His answer was that Khalid ibn AI-Waleed, who was ordered to go to Syria to take charge. However, with his intelligence and experience, Khalid realized that the former commanders might not be happy with that decision of the Caliph. So he suggested that he, along with others, take command by rotation. After a careful analysis of the situation and a study of his enemy, Khalid laid down a very careful strategy. Since the Muslim army was outnumbered and the Romans were better equipped and experienced (there were also many new converts from the region” Khalid was afraid that a couple of soldiers might try fleeing, which would have a devastating effect on the morals of his army. To avoid such a situation Khalid ordered that Muslim women be armed too and wait in the rear. They were given orders to kill anyone who might attempt to flee from the battle, something which is considered treachery and a major sin in Islam. The battle was a very fierce one, but with their unlimited faith and conviction and with their thirst for martyrdom the Muslims fought fearlessly, to the extent that with a band of only 100 fighters Khalid faced a whole division of many thousand Roman soldiers.

The genius of Khalid fascinated many Roman commanders, which led one of them at a lull of the fight to call out for Khalid. When he met him he asked, “Khalid. tell me the truth. Is it true that the Almighty has sent down a sword from Heaven to His Prophet, and he gave to you, and that no one can stand it?” Khalid could have used the occasion to frighten his enemy, but instead, he told the truth and said, “No.” Then he explained how he came to be called the Sword of God. The Roman commander asked, “What are your preaching?” Khalid replied,: “We preach the worship of one God.” the Roman asked, “Will a convert today have the same reward from Allah like you?” to which Khalid answered, “Yes, and More.” “How come” inquired the Roman. “when in fact you joined the faith before him?” Khalid answered, “We lived in the life-time of Muhammad (sa/la-Uaahu ‘a/ayhi we-settemi, and we saw his signs and miracles. It was very easy for someone like that to accept Islam and believe in its Messenger. As for you, you have not seen or heard the Prophet, but you believe in him in absentia. So your reward with Allah should be greater if you are sincere.” The Roman commander went next to Khalid “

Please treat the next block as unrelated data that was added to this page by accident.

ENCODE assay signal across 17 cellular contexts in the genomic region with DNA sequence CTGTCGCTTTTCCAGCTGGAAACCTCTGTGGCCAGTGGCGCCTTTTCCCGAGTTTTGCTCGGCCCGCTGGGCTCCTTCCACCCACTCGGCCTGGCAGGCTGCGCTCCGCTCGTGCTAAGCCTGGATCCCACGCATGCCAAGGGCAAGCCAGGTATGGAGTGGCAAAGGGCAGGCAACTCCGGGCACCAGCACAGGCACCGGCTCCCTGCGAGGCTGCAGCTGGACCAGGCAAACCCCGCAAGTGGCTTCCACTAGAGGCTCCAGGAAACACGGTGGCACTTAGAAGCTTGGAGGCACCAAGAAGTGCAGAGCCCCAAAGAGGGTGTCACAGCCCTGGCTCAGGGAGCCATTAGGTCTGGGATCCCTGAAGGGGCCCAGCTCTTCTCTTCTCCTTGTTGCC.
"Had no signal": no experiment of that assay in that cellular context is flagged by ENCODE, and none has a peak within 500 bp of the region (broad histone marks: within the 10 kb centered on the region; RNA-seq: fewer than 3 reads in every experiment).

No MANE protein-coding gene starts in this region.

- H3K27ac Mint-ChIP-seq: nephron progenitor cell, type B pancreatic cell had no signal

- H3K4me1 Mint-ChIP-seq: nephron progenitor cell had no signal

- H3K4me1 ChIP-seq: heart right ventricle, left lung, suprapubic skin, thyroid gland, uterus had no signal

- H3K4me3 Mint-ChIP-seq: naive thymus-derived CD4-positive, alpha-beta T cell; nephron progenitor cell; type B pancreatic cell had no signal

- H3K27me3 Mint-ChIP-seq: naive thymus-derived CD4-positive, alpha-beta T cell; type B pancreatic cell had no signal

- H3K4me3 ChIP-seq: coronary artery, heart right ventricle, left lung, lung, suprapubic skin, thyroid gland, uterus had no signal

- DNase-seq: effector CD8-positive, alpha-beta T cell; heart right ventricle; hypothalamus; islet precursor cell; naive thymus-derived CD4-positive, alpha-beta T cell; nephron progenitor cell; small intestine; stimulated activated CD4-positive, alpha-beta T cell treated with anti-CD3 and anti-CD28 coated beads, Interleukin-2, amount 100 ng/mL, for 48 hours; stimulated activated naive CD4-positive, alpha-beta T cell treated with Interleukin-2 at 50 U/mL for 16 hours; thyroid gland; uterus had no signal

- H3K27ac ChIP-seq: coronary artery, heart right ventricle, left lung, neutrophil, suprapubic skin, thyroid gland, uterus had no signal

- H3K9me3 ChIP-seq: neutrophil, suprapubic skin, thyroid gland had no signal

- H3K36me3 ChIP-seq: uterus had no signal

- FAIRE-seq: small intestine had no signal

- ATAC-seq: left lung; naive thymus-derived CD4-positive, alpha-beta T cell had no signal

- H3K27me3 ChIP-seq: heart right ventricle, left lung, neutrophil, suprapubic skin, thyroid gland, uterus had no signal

and asked him to teach him, Islam. He joined the faith and fought along with the Muslim army only to die as a martyr In the Cause of Allah.

The heroic nature of Khalid is revealed in another manner in this famous battle of Yarmouk. For in the midst of that critical battle Khalid received a letter in which he was informed of the death of Abu Bakr [ranhu] and the instructions of the new Caliph that he make Abu Obaidahh in charge. To avoid any possible confusion in the army, Khalid kept the matter in secrecy until victory was achieved. He then went to Abu Obaidahh to put himself under his command. To Khalid, it made no difference whether he was in command or a soldier as long as he was fighting for the sake of Almighty Allah.

Source: Heros of Islam – Dar-us-Salam

Legacy Of Khalid Ibn Al Walid [RA] – Shaykh Muhammad Abdul Jabbar